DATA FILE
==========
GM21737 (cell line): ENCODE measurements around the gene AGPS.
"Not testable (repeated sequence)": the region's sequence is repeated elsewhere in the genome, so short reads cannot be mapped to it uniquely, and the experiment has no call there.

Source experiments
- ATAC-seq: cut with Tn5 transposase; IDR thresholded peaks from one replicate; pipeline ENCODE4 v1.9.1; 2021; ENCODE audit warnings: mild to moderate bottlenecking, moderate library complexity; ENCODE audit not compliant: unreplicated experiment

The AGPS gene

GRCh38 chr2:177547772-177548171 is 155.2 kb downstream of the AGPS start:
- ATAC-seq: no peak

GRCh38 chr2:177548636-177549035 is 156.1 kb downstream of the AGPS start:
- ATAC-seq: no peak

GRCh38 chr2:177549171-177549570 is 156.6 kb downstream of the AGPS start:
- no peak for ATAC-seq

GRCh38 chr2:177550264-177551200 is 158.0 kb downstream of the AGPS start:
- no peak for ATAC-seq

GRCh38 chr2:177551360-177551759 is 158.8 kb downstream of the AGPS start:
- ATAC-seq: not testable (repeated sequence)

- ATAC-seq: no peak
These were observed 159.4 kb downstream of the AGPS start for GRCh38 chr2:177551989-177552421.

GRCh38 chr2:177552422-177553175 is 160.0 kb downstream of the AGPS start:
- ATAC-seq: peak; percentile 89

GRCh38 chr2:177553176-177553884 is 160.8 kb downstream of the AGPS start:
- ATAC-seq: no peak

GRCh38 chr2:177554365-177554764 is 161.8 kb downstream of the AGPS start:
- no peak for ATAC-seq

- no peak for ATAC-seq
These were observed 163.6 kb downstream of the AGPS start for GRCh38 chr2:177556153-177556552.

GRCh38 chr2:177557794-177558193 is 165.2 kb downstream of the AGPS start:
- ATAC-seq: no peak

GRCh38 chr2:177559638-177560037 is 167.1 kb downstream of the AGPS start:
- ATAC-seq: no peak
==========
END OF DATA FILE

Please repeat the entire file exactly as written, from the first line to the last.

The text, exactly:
GM21737 (cell line): ENCODE measurements around the gene AGPS.
"Not testable (repeated sequence)": the region's sequence is repeated elsewhere in the genome, so short reads cannot be mapped to it uniquely, and the experiment has no call there.

Source experiments
- ATAC-seq: cut with Tn5 transposase; IDR thresholded peaks from one replicate; pipeline ENCODE4 v1.9.1; 2021; ENCODE audit warnings: mild to moderate bottlenecking, moderate library complexity; ENCODE audit not compliant: unreplicated experiment

The AGPS gene

GRCh38 chr2:177547772-177548171 is 155.2 kb downstream of the AGPS start:
- ATAC-seq: no peak

GRCh38 chr2:177548636-177549035 is 156.1 kb downstream of the AGPS start:
- ATAC-seq: no peak

GRCh38 chr2:177549171-177549570 is 156.6 kb downstream of the AGPS start:
- no peak for ATAC-seq

GRCh38 chr2:177550264-177551200 is 158.0 kb downstream of the AGPS start:
- no peak for ATAC-seq

GRCh38 chr2:177551360-177551759 is 158.8 kb downstream of the AGPS start:
- ATAC-seq: not testable (repeated sequence)

- ATAC-seq: no peak
These were observed 159.4 kb downstream of the AGPS start for GRCh38 chr2:177551989-177552421.

GRCh38 chr2:177552422-177553175 is 160.0 kb downstream of the AGPS start:
- ATAC-seq: peak; percentile 89

GRCh38 chr2:177553176-177553884 is 160.8 kb downstream of the AGPS start:
- ATAC-seq: no peak

GRCh38 chr2:177554365-177554764 is 161.8 kb downstream of the AGPS start:
- no peak for ATAC-seq

- no peak for ATAC-seq
These were observed 163.6 kb downstream of the AGPS start for GRCh38 chr2:177556153-177556552.

GRCh38 chr2:177557794-177558193 is 165.2 kb downstream of the AGPS start:
- ATAC-seq: no peak

GRCh38 chr2:177559638-177560037 is 167.1 kb downstream of the AGPS start:
- ATAC-seq: no peak